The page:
Friday, February 6, 2009

Toyota Sequoia: Larger than life

Fuel efficient?


Lightweight and nimble?

Not so much.

While those descriptors cannot be used for the Toyota Sequoia, one thing that can be said of it is that it is big, as in "gi-normous."

It also rides very smoothly and is full of luxury.

Toyota, which introduced the Sequoia in 2001, is known for doing so many things right.

Its vehicles are among the industry standard-bearers when it comes to reliability, fuel efficiency, intelligent design and value.

So to those who know Toyota, it may seem a little surprising that the company continues to make big, expensive SUVs such as this one, which have seen their popularity plummet in recent years.

But in truth, there is still a market for these vehicles, albeit a shrinking one.

When I had my test-drive model Sequoia for several days recently, I was hit with pretty much the same two questions from anyone who inquired about the vehicle.

1) How much is that thing?

2) What kind of gas mileage does it get?

So it makes sense to dispense with those issues.

The sticker price on the tester, which was a fully loaded Platinum model, was $58,654.

The EPA ratings are 13 mpg city, 18 highway.

We got about 14 mpg in combined driving.

Largely because of those factors, Sequoias aren't particularly brisk sellers right now, which can likewise be said of so many other large SUVs on the market today.

In fact, Toyota is offering nearly $4,000 cash back as it attempts to purge its inventory of 2008 model year Sequoias.

And it took a timeout from producing some of the vehicles as it responds to market conditions.

Toyota has scheduled more halts in production days at several North American manufacturing plants over the next few months as it deals with high inventory levels caused by falling sales.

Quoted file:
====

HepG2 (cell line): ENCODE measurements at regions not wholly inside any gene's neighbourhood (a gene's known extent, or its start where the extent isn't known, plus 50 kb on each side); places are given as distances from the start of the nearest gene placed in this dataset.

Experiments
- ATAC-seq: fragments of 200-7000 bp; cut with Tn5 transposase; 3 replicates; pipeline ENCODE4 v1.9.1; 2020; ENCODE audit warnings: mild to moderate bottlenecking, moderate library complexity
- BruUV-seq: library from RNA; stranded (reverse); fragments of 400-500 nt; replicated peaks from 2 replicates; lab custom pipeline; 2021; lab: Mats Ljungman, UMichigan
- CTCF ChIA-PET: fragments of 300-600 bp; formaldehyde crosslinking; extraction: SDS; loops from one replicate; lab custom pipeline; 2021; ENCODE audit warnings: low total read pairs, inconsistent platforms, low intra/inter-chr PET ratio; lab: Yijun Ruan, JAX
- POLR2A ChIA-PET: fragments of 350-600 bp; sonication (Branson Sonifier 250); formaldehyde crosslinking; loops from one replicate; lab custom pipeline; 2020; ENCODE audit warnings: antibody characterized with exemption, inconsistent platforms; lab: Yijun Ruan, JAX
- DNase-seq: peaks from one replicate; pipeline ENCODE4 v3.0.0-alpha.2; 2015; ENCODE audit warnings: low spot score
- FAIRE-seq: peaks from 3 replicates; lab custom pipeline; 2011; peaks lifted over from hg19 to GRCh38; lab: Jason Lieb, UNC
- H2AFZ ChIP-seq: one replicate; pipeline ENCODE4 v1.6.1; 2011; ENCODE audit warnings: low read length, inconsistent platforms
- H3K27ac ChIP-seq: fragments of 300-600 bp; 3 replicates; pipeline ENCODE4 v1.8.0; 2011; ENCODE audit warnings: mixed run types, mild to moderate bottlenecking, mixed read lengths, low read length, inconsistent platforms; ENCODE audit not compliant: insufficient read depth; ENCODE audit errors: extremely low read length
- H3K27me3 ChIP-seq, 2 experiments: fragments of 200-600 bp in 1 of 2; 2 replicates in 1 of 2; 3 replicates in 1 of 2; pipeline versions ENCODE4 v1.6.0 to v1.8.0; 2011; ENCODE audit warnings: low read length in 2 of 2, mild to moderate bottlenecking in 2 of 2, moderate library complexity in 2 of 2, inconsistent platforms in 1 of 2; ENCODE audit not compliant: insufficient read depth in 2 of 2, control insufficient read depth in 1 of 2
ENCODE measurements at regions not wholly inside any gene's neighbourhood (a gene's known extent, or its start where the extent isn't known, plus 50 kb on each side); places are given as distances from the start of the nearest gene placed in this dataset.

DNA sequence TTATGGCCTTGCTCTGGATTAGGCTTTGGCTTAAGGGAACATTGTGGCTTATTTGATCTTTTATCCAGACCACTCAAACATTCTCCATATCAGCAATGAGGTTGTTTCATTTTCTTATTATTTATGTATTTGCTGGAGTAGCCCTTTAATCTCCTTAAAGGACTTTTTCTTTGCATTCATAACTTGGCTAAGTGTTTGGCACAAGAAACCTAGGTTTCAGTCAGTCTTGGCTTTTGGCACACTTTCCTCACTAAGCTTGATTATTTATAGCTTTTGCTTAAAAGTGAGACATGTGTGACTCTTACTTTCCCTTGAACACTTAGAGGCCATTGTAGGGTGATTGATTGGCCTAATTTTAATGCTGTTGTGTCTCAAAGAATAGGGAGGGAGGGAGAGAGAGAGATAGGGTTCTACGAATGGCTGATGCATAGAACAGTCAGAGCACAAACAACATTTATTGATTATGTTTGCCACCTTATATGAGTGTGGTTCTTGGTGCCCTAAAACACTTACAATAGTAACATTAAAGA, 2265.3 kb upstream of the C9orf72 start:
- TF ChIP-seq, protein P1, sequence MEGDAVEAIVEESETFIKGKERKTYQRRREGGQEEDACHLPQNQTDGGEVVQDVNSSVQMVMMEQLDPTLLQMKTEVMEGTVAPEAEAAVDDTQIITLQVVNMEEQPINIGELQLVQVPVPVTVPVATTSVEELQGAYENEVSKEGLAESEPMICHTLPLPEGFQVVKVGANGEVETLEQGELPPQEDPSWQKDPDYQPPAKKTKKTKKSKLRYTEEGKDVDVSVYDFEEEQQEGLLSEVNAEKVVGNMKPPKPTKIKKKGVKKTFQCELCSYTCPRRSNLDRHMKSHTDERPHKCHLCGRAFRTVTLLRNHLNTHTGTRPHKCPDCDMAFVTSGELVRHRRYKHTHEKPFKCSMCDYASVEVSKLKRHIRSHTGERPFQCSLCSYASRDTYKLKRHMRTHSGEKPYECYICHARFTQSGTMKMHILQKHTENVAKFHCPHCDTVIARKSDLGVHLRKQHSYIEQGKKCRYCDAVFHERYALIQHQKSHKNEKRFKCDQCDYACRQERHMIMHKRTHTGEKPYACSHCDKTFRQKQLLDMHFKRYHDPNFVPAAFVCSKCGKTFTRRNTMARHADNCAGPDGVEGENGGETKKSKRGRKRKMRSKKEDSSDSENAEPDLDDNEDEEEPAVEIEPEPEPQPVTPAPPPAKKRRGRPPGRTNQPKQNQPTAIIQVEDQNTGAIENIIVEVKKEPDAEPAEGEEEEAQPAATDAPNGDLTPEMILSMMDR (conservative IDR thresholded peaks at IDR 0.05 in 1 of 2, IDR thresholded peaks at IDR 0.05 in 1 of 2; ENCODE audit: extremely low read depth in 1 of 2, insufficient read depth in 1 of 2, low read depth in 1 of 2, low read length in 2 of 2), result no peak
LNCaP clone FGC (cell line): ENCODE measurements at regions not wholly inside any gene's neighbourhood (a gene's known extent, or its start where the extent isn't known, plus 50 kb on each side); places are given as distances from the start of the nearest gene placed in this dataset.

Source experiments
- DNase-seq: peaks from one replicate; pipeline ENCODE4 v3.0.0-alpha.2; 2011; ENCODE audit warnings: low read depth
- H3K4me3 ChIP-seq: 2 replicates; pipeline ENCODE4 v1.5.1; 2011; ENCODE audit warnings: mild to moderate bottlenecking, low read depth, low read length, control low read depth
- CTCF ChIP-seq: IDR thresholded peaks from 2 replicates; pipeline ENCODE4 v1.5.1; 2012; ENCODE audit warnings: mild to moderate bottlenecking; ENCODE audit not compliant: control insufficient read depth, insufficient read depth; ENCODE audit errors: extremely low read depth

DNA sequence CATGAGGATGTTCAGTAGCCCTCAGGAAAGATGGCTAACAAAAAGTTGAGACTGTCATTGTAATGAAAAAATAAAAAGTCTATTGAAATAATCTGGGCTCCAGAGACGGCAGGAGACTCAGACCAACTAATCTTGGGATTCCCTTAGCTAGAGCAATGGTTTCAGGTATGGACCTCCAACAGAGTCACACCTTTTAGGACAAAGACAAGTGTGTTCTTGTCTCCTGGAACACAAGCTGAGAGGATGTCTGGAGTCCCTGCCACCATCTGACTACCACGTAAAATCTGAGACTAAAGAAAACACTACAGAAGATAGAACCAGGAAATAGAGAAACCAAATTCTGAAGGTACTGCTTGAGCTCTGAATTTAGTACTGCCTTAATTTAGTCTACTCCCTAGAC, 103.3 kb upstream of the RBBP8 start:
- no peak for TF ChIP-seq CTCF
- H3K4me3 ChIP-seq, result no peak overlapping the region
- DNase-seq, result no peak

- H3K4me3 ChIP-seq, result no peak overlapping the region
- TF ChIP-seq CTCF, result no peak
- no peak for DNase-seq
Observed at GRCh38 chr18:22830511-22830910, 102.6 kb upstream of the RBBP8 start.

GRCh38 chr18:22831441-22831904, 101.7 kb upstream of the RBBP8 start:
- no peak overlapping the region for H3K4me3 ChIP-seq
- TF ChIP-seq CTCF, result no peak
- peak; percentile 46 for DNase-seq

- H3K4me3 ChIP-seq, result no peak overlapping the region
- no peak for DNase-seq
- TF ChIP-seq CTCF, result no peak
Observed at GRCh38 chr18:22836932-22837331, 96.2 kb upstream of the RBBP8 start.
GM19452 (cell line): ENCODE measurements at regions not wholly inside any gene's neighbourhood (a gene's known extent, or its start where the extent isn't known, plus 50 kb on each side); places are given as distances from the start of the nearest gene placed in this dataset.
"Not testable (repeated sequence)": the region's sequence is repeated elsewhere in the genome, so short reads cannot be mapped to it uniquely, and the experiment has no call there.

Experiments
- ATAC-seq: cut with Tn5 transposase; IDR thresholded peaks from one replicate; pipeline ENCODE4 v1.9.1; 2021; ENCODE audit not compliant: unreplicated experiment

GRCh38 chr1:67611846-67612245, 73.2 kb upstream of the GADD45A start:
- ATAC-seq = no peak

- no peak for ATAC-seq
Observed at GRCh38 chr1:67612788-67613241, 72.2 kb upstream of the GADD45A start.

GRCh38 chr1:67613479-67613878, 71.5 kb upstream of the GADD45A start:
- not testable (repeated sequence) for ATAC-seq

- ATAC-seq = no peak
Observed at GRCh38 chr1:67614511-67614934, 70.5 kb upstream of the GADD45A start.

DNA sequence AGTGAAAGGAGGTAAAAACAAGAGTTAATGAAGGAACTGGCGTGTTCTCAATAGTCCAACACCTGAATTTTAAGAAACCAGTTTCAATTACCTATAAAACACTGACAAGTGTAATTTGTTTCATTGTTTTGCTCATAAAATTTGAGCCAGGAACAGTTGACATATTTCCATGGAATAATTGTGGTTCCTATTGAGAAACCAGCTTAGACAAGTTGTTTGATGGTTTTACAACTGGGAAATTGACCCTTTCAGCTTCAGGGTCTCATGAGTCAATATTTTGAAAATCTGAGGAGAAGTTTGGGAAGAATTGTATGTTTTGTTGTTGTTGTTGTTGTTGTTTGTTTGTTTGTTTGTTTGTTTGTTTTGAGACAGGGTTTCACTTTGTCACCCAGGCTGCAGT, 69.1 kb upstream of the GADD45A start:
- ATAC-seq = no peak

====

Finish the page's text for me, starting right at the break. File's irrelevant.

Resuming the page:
The number of days without production varies by assembly line and model.
For instance, this month, Toyota's plant in Huntsville, Ala., will close for two days and for 16 days in March for the 4.7-liter V-8 engine.
It also won't make the 5.7-liter V-8 engine one day this month and five days next month.
"Since we're an engine supplier to vehicle assembly plants, we have to take their production schedules into account to determine our local volume," Stephanie Deemer, spokeswoman for Toyota, told reporters.
The Huntsville plant halted production of V-8s for about three months starting in August, which came on the heels of Toyota's production hiatus of Tundras and Sequoias.
But all that aside, this is still a very nice machine for those who need or desire something in this category.

The thirsty V-8 engine provides plenty of power.

The interior is extremely comfortable.

And it's attractive, inside and out.

This version of the Sequoia has a wheelbase of about 122 inches and weighs around three tons.
Toyota says it lowered the back floor of the vehicle to make it more user friendly by making the rear suspension more compact.

And I must admit, I found this a bit more convenient when loading groceries or other gear back there.

Toyota also touts Sequoia's increased towing capacity, which now hits about 10,000 pounds -- in the same ballpark with its pickup-truck sibling, the Tundra.

The Sequoia is available in SR5, Limited and Platinum trim levels.

It's more of a luxury, family-hauling vehicle than an off-road rock climber.

But it does have full-time four-wheel drive with a low gear range in case you're inclined to head for the hills.

Toyota says Sequoia's central-locking mechanism sends torque to the wheel that has the most traction.

There are two engines available: a 4.7-liter, 276 horsepower V-8 and 5.7-liter, 381 horsepower V-8.

Toyota says the Sequoia can sprint from 0-60 mph in 6.5 seconds.

But it's in the comfort and convenience department that the Sequoia really shines.

The second and third rows of seats are cavernous and comfortable for passengers of any size.
Our tester had a rear-seat DVD entertainment system and a 14-speaker premium audio system.

A backup camera and navigation system also were equipped.

I spied quite a few game ports, too, which would come in handy for kids.

Overall, while the time might not be right for it, the Sequoia delivers luxury, comfort and power in a package as pretty as anything else of its kind on the market.

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